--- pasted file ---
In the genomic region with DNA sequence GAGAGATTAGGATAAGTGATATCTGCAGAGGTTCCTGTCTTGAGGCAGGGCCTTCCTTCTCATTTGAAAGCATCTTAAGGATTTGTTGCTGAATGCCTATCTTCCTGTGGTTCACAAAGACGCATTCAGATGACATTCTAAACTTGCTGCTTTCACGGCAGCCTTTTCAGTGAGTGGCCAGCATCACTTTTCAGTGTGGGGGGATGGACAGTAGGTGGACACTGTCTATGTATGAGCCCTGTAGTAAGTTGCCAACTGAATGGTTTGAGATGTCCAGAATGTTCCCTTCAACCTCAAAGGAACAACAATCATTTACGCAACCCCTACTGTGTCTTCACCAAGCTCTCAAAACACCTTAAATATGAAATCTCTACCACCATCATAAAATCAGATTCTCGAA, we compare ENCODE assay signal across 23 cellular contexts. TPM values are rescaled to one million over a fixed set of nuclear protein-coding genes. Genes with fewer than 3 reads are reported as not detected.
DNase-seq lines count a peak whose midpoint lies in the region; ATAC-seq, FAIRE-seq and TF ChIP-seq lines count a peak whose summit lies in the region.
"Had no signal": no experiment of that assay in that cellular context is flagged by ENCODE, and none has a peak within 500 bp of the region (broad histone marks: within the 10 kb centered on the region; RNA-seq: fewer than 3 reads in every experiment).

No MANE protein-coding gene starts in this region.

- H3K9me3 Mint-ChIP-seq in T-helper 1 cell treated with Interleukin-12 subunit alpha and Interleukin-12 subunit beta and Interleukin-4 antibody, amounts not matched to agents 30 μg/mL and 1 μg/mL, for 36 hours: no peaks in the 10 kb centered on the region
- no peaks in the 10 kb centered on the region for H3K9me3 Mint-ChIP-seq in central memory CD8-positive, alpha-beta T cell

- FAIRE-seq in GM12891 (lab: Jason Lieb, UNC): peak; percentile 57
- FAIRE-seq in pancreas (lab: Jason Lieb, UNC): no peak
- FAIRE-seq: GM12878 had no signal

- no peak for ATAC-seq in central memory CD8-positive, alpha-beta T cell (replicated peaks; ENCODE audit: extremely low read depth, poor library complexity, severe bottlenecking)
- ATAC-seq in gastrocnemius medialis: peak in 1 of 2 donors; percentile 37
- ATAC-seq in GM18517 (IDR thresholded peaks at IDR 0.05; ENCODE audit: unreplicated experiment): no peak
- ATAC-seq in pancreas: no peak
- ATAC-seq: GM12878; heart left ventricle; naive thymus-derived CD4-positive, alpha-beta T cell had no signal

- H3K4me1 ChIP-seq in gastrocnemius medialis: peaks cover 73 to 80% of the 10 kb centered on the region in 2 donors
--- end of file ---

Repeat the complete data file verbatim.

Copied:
In the genomic region with DNA sequence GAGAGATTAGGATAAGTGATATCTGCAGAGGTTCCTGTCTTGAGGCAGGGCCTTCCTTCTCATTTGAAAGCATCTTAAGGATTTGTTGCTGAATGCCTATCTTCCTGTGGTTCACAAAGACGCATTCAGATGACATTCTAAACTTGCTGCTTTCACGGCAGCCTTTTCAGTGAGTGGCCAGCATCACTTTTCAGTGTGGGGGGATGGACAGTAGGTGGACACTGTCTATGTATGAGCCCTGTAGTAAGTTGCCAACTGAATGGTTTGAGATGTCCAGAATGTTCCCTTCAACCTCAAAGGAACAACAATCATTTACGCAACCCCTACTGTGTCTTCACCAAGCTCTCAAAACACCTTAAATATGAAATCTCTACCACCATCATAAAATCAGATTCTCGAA, we compare ENCODE assay signal across 23 cellular contexts. TPM values are rescaled to one million over a fixed set of nuclear protein-coding genes. Genes with fewer than 3 reads are reported as not detected.
DNase-seq lines count a peak whose midpoint lies in the region; ATAC-seq, FAIRE-seq and TF ChIP-seq lines count a peak whose summit lies in the region.
"Had no signal": no experiment of that assay in that cellular context is flagged by ENCODE, and none has a peak within 500 bp of the region (broad histone marks: within the 10 kb centered on the region; RNA-seq: fewer than 3 reads in every experiment).

No MANE protein-coding gene starts in this region.

- H3K9me3 Mint-ChIP-seq in T-helper 1 cell treated with Interleukin-12 subunit alpha and Interleukin-12 subunit beta and Interleukin-4 antibody, amounts not matched to agents 30 μg/mL and 1 μg/mL, for 36 hours: no peaks in the 10 kb centered on the region
- no peaks in the 10 kb centered on the region for H3K9me3 Mint-ChIP-seq in central memory CD8-positive, alpha-beta T cell

- FAIRE-seq in GM12891 (lab: Jason Lieb, UNC): peak; percentile 57
- FAIRE-seq in pancreas (lab: Jason Lieb, UNC): no peak
- FAIRE-seq: GM12878 had no signal

- no peak for ATAC-seq in central memory CD8-positive, alpha-beta T cell (replicated peaks; ENCODE audit: extremely low read depth, poor library complexity, severe bottlenecking)
- ATAC-seq in gastrocnemius medialis: peak in 1 of 2 donors; percentile 37
- ATAC-seq in GM18517 (IDR thresholded peaks at IDR 0.05; ENCODE audit: unreplicated experiment): no peak
- ATAC-seq in pancreas: no peak
- ATAC-seq: GM12878; heart left ventricle; naive thymus-derived CD4-positive, alpha-beta T cell had no signal

- H3K4me1 ChIP-seq in gastrocnemius medialis: peaks cover 73 to 80% of the 10 kb centered on the region in 2 donors